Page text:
I have been a friend of author Jay Fingers for a while now. He and I originally met online via Twitter in 2008 or 2009; since then, he has self-published three titles and working on his fourth release. As a friend and a fan, I am in awe at how he does what he does. I also am intrigued by his story of going independent instead of aligning with a major publishing house. His writing is that of any New York Times Bestselling Author—but he continues to make his books his way. Which made me want to interview him and share his thoughts on self publishing, the ins and outs, and give tips to up and coming authors.
Check out my interview with him below:
Did you set out to self publish or was it a means to an end?
I set out to self publish, or, as I like to say, publish my work independently. After hearing traditional publishing horror stories from established and best-selling authors, I knew that trying to go that route would prove to be a futile endeavor, especially with the sort of stories I wanted to tell.
What’s the biggest misconception about self publishing?
I think the biggest misconception about self (or indie) publishing is that the authors who choose this option do so because their work wasn’t good enough to be published traditionally. This is far from the truth. I’ve read a lot of indie published work and I can honestly say I’ve been impressed with a lot of it. Sure, there’s some mediocre books and there’s some absolute dreck, but that’s also the case in the world of traditional publishing.
Why should more authors take the self publishing route?
More authors should take the self (or indie) publishing route for a number of reasons. Major publishers are unwilling to give new authors the attention their work deserves, and can leave a novel languishing in limbo. This hurts the author’s chance of garnering attention for subsequent work. Also, authors lose a lot of creative control once a mainstream publisher gets hold of their work. I’ve heard stories of terrible covers being given to novels, and even characters and storylines being changed, and the authors have no power to challenge these changes! Also, as an indie author, you get the lion’s share of profits — as you should.
Describe the success you’ve had self publishing.
I measure my indie publishing success in a lot of different ways. First, every book I’ve released has been a financial success. In this age of POD (print on demand) and digital publishing, the barrier to entry in terms of financial burden is very low. So I’ve been able to make a profit on every release so far. Additionally, having several published books on the market has raised my profile and validated me across many different platforms. But most important, I feel great sense of accomplishment. I have three books published with a fourth on the way. I’d say that definitely qualifies as a success!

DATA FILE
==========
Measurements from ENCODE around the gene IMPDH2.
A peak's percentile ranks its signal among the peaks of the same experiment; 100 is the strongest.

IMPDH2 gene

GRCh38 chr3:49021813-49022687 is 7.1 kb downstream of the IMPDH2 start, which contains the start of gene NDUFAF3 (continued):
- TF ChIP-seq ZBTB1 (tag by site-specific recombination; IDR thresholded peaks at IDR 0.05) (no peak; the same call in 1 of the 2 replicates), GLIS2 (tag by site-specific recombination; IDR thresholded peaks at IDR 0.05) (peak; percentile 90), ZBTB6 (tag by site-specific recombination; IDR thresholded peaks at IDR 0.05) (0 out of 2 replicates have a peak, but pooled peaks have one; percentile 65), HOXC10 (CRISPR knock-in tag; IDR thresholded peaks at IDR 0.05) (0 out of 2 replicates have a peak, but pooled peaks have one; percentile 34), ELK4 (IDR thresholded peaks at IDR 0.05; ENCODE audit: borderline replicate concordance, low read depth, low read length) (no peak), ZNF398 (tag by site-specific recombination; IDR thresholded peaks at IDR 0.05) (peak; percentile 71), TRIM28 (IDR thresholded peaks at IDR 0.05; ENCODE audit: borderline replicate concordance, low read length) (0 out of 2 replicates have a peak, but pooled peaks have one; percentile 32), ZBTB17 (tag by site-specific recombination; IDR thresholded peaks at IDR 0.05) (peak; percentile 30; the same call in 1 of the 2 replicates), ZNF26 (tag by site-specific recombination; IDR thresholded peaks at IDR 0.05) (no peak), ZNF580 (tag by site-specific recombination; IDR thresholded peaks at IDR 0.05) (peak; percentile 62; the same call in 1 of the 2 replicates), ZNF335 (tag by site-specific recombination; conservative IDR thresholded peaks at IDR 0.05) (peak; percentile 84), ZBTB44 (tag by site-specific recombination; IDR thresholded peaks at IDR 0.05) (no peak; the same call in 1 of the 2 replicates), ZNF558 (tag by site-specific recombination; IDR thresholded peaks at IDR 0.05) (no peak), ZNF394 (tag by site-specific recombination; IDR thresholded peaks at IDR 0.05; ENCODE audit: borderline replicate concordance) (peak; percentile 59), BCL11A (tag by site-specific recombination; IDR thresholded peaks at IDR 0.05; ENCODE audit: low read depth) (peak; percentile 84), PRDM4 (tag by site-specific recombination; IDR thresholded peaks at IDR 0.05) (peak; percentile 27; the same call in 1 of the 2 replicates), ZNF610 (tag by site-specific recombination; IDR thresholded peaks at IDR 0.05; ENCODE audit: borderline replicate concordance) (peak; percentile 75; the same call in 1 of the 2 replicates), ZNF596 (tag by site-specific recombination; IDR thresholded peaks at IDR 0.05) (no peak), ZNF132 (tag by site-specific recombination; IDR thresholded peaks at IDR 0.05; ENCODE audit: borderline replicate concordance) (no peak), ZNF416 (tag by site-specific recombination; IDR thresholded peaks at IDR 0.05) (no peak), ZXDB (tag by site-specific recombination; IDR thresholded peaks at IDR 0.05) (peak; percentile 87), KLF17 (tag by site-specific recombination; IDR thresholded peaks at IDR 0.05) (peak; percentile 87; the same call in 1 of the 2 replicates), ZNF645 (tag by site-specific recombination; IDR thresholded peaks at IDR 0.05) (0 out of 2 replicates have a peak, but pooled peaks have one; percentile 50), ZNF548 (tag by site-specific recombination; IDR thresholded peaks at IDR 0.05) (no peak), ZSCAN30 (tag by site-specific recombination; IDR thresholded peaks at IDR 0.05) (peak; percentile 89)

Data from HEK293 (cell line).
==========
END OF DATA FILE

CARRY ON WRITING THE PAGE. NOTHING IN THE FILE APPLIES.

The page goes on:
What’s the name of your latest book? When will it be available for purchase?
My most recent release is ORANGE MOUND. It originally came out in late April, but we re-did the cover (illustrated by amazingly talented Australian artist Rhea Isaacs aka YoungEarlGrey) and re-released it in September. It’s available in hardcover, paperback, and all digital formats, and can be found at Amazon, Barnes & Noble, and my own store at becoolbooks.bigcartel.com.
I’m currently prepping my next book, a novella titled MANHATTAN SWEETHEART, for an early 2014 release.
Guestlist is still my favorite book from you. What was the motivation to write the book?
I’d lived in Miami for over a decade and spent the my last years there working in the city’s notorious nightlife scene. I saw a great deal and wanted to comment on that world, which, for all its glitz and glamour, was in reality very superficial and ruthless. Also, it was a story that hadn’t been told, at least not authentically. So I wanted readers to really get an insider’s take on a world that seems so glamorous and inviting.
You have your own self publishing imprint. Do you recommend other authors do the same? Why or why not?
Yes, through my company Be Cool Entertainment, I’ve founded two publishing imprints, Be Cool Books and JFXXXVI Books. I highly recommend that indie authors establish their own imprint. Not only will doing this ensure more profits and complete creative control for authors, it also teaches one how the publishing industry works. Plus, after establishing yourself as a publisher (as opposed to simply a “self-published author”), you’re an entrepreneur. You’ve become a business. It makes quite an impression, especially if you conduct yourself professionally. You, and your work, will be taken a lot more seriously.
How has social media helped you with your self publishing?
Social media has played a tremendous part in my success as an indie author. Thanks to outlets such as Twitter, Facebook, and Instagram, I’ve been able to connect with readers the world over, and it’s made the task of getting the word out about my books so much easier. Furthermore, my readers have gotten to know me as more than just a guy who writes books. (Most of my social media peeps know I’m a bit of a foodie and liquor enthusiast.) Additionally, the indie publishing world is very large and active on social media. It is a very supportive group. Everyone wants to see everyone else succeed. The key is to not abuse social media. You cannot simply spam links to your book’s Amazon listing or only tweet “buy my book!” Use social media to build your author platform and cultivate a following.
As someone who has self-published two books of her own, I totally am a proponent of self and indie publishing, which can create vast momentum for an author (look at the Shades of Grey series which was independently published first, then picked up by a large publishing house earning millions for the author).